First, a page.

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Analysts: Security Issues Focus of Colombian President's Re-Election Campaign


Colombia's president, Alvaro Uribe, is widely expected to win re-election Sunday. Analysts say that is mainly thanks to his efforts to end decades of armed conflict. Critics, however, say the president's single-minded focus on security has come at the cost of needed social improvements.

Since taking office in 2002, Colombian President Alvaro Uribe has built his reputation on taking an unflinching approach to the Andean nation's long-running insurgency. He has stepped up a military offensive against leftist rebels, after previous governments failed to advance peace talks. He spent heavily to modernize Colombia's military, and sought a new partnership with the United States government to combat terrorism and curb drug trafficking.

Bruce Bagley, chair of the International Studies Department at the University of Miami, says those policies have resonated with many Colombian voters.

"Uribe, as president, has emphasized the security issue," he said. "That has made many segments of Colombian society, particularly in the urban areas, in the middle and upper classes, much, much happier. So, yeah, I think that's going to carry the day for him."

Mr. Uribe's success in lowering the number of attacks and kidnappings in many parts of Colombia in recent years is expected to translate into widespread support in Sunday's presidential election. Opinion polls show he has at least 50 percent support. He is competing against three other candidates.

The government's focus on security issues, however, has come at the expense of other key issues, according to Arlene Tickner, professor of international relations at the University of the Andes in Bogota.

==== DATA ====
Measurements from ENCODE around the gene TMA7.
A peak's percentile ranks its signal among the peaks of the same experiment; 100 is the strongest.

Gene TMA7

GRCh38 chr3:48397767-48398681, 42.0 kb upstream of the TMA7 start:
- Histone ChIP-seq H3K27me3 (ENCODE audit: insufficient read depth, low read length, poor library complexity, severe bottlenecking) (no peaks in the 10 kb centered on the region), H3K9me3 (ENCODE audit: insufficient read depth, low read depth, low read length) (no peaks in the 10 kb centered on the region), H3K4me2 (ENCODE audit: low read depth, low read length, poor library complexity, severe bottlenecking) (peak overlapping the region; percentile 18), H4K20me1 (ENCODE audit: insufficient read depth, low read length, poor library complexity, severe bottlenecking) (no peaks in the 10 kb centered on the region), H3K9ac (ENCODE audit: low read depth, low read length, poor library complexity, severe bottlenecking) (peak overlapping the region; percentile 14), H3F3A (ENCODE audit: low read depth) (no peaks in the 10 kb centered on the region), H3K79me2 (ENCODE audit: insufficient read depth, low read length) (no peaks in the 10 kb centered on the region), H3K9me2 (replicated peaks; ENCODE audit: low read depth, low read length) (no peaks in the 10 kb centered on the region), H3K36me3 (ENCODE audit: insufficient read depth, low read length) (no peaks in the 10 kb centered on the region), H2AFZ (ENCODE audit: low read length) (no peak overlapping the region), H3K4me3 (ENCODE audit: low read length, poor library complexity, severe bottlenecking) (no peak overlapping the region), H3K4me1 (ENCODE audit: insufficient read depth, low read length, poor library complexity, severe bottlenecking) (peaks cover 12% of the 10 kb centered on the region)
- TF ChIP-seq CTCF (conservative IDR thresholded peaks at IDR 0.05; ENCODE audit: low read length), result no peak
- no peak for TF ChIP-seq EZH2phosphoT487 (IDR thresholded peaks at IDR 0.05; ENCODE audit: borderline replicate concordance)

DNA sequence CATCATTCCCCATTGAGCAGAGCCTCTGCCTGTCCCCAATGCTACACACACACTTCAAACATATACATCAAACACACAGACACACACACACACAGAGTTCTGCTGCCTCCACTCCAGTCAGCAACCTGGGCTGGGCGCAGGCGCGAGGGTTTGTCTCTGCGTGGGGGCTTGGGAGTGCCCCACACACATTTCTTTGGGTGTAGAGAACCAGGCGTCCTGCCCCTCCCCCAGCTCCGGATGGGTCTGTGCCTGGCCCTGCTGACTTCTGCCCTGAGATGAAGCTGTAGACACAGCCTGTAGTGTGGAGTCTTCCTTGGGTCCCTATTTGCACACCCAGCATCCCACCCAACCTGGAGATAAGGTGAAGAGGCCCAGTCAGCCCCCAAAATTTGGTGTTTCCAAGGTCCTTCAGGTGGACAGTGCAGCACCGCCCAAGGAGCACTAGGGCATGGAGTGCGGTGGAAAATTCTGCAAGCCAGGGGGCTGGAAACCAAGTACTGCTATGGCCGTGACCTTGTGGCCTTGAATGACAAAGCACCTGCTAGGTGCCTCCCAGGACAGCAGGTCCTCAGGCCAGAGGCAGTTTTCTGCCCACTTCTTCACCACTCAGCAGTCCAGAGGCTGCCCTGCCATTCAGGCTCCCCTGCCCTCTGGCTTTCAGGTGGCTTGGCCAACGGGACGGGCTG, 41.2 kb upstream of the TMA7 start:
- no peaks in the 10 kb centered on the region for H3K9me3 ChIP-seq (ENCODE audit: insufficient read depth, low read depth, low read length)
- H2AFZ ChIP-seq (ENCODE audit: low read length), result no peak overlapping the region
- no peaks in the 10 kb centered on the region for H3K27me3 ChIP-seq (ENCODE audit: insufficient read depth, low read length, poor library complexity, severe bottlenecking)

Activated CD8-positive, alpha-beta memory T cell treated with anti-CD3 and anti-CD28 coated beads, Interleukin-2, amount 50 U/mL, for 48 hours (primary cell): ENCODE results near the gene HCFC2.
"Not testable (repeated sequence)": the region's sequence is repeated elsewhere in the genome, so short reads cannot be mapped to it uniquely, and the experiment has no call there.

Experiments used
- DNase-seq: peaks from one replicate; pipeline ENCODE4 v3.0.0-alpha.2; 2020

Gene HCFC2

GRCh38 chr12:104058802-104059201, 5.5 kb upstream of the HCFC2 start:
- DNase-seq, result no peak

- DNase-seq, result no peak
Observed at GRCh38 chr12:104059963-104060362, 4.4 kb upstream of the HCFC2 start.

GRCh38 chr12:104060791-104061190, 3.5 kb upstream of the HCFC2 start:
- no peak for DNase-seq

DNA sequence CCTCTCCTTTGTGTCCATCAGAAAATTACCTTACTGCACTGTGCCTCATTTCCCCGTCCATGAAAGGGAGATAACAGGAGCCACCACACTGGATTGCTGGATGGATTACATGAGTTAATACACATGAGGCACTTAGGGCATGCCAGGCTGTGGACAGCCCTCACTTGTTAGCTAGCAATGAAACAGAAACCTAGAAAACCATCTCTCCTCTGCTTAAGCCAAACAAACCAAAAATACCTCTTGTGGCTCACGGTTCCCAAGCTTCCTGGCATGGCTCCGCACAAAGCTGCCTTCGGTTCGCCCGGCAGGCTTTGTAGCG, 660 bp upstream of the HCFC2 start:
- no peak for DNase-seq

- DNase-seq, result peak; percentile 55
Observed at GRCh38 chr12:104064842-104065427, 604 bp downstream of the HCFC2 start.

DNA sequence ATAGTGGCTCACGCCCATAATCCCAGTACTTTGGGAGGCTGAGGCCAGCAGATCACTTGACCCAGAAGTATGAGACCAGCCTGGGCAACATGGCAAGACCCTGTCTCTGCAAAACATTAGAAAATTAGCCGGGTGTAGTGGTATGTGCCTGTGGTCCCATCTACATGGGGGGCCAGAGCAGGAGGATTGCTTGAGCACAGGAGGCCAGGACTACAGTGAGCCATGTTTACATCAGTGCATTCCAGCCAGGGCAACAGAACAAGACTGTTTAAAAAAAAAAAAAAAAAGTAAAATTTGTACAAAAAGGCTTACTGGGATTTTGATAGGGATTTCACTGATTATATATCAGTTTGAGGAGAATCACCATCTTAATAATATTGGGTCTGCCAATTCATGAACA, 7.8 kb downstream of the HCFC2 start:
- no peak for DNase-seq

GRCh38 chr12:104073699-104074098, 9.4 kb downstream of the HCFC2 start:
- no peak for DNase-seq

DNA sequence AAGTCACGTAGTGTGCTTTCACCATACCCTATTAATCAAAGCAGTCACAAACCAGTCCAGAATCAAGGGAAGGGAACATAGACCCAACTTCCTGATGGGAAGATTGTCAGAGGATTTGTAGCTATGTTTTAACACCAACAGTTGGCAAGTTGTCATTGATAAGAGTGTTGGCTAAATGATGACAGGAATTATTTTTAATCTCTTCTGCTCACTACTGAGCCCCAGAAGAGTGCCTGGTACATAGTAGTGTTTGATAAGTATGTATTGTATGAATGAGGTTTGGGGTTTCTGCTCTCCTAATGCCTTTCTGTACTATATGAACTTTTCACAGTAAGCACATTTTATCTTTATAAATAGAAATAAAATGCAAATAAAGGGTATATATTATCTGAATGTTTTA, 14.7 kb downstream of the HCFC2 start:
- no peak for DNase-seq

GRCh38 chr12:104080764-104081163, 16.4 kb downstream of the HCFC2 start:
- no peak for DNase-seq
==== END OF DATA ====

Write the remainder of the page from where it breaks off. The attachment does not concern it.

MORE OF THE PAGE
She says the government's approach to the security issue has excluded poverty, inequality and other social problems in Colombia. She says any comprehensive security strategy must also consider these social and economic factors.

Mr. Uribe's main challenger for president, leftist Carlos Gaviria, has campaigned on some of those issues, and referred to Mr. Uribe as authoritarian and intolerant of criticism.

Professor Tickner says those claims may hold some truth, citing what she describes as Mr. Uribe's unforgiving commitment to security issues.

She cites the president's decision to label the long-running armed conflict as a terrorist situation, requiring anti-terrorist measures, and his rejection of political opponents as communists, saying these actions generate greater polarization.

But his style has been well received by some sectors of Colombian society, says Vinay Jawahar, program associate for the Inter-American Dialogue in Washington.

"The perception that people have [is]: here is someone who takes his job seriously, his mandate seriously, and works tirelessly for the good of the country, or for what he believes in, definitely helps him out," he explained.

One possible hurdle that Mr. Uribe faces in a second term is fallout from political concessions to lawmakers from several parties, in order to win the votes needed to change the law banning sitting presidents from seeking a second term. Professor Bagley of the University of Miami says those compromises may have shaken the foundations of the political party system in Colombia.

"President Uribe has not strengthened democracy," said Professor Bagley. "He has strengthened the state. He has increased security, but it has come at a very high cost."

Those liabilities may have a profound impact on whether Mr. Uribe is able to broaden his policy goals in a second term to include poverty reduction, job creation and other social issues. But analysts say, for many Colombian voters, no price is too high to restore peace and end fighting that kills hundreds of people every year.

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